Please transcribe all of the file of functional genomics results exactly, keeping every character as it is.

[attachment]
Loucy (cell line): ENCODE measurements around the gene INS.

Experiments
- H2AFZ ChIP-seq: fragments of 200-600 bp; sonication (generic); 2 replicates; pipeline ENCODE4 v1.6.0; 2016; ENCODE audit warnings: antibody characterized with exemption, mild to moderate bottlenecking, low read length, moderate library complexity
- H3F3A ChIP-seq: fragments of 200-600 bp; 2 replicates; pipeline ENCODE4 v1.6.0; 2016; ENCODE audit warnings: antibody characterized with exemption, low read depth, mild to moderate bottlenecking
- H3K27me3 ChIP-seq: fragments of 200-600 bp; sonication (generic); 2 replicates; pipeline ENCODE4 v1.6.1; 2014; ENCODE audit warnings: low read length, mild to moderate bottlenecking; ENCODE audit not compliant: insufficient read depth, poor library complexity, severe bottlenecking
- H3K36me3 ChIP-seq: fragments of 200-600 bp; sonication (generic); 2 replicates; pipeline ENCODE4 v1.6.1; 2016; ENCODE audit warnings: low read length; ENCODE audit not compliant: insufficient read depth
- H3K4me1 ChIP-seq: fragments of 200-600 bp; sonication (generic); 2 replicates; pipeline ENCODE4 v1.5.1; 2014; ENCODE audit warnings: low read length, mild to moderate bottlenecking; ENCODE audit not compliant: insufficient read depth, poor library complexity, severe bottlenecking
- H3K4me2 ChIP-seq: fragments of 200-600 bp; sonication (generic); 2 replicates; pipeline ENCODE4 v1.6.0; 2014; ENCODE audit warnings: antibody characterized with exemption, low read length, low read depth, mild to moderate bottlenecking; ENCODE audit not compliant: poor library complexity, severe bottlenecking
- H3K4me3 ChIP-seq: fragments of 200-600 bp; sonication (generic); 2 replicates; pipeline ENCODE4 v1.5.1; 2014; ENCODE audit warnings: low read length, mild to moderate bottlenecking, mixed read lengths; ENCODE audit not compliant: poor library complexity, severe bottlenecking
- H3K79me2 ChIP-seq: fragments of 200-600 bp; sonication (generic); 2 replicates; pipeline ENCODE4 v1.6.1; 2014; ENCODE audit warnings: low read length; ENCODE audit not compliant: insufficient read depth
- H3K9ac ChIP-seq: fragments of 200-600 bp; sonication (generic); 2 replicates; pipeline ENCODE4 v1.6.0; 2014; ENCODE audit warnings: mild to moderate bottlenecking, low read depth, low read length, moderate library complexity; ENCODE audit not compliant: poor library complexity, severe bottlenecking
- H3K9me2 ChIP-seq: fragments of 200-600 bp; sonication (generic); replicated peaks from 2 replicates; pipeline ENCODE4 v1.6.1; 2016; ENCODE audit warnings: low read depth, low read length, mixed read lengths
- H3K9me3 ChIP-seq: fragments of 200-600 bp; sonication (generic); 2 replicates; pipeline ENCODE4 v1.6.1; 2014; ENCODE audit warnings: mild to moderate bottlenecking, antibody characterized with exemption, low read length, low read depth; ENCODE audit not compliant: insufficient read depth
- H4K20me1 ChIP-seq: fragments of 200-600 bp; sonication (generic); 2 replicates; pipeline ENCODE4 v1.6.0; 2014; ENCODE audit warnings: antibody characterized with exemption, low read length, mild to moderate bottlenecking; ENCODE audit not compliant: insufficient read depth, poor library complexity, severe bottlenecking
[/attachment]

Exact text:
Loucy (cell line): ENCODE measurements around the gene INS.

Experiments
- H2AFZ ChIP-seq: fragments of 200-600 bp; sonication (generic); 2 replicates; pipeline ENCODE4 v1.6.0; 2016; ENCODE audit warnings: antibody characterized with exemption, mild to moderate bottlenecking, low read length, moderate library complexity
- H3F3A ChIP-seq: fragments of 200-600 bp; 2 replicates; pipeline ENCODE4 v1.6.0; 2016; ENCODE audit warnings: antibody characterized with exemption, low read depth, mild to moderate bottlenecking
- H3K27me3 ChIP-seq: fragments of 200-600 bp; sonication (generic); 2 replicates; pipeline ENCODE4 v1.6.1; 2014; ENCODE audit warnings: low read length, mild to moderate bottlenecking; ENCODE audit not compliant: insufficient read depth, poor library complexity, severe bottlenecking
- H3K36me3 ChIP-seq: fragments of 200-600 bp; sonication (generic); 2 replicates; pipeline ENCODE4 v1.6.1; 2016; ENCODE audit warnings: low read length; ENCODE audit not compliant: insufficient read depth
- H3K4me1 ChIP-seq: fragments of 200-600 bp; sonication (generic); 2 replicates; pipeline ENCODE4 v1.5.1; 2014; ENCODE audit warnings: low read length, mild to moderate bottlenecking; ENCODE audit not compliant: insufficient read depth, poor library complexity, severe bottlenecking
- H3K4me2 ChIP-seq: fragments of 200-600 bp; sonication (generic); 2 replicates; pipeline ENCODE4 v1.6.0; 2014; ENCODE audit warnings: antibody characterized with exemption, low read length, low read depth, mild to moderate bottlenecking; ENCODE audit not compliant: poor library complexity, severe bottlenecking
- H3K4me3 ChIP-seq: fragments of 200-600 bp; sonication (generic); 2 replicates; pipeline ENCODE4 v1.5.1; 2014; ENCODE audit warnings: low read length, mild to moderate bottlenecking, mixed read lengths; ENCODE audit not compliant: poor library complexity, severe bottlenecking
- H3K79me2 ChIP-seq: fragments of 200-600 bp; sonication (generic); 2 replicates; pipeline ENCODE4 v1.6.1; 2014; ENCODE audit warnings: low read length; ENCODE audit not compliant: insufficient read depth
- H3K9ac ChIP-seq: fragments of 200-600 bp; sonication (generic); 2 replicates; pipeline ENCODE4 v1.6.0; 2014; ENCODE audit warnings: mild to moderate bottlenecking, low read depth, low read length, moderate library complexity; ENCODE audit not compliant: poor library complexity, severe bottlenecking
- H3K9me2 ChIP-seq: fragments of 200-600 bp; sonication (generic); replicated peaks from 2 replicates; pipeline ENCODE4 v1.6.1; 2016; ENCODE audit warnings: low read depth, low read length, mixed read lengths
- H3K9me3 ChIP-seq: fragments of 200-600 bp; sonication (generic); 2 replicates; pipeline ENCODE4 v1.6.1; 2014; ENCODE audit warnings: mild to moderate bottlenecking, antibody characterized with exemption, low read length, low read depth; ENCODE audit not compliant: insufficient read depth
- H4K20me1 ChIP-seq: fragments of 200-600 bp; sonication (generic); 2 replicates; pipeline ENCODE4 v1.6.0; 2014; ENCODE audit warnings: antibody characterized with exemption, low read length, mild to moderate bottlenecking; ENCODE audit not compliant: insufficient read depth, poor library complexity, severe bottlenecking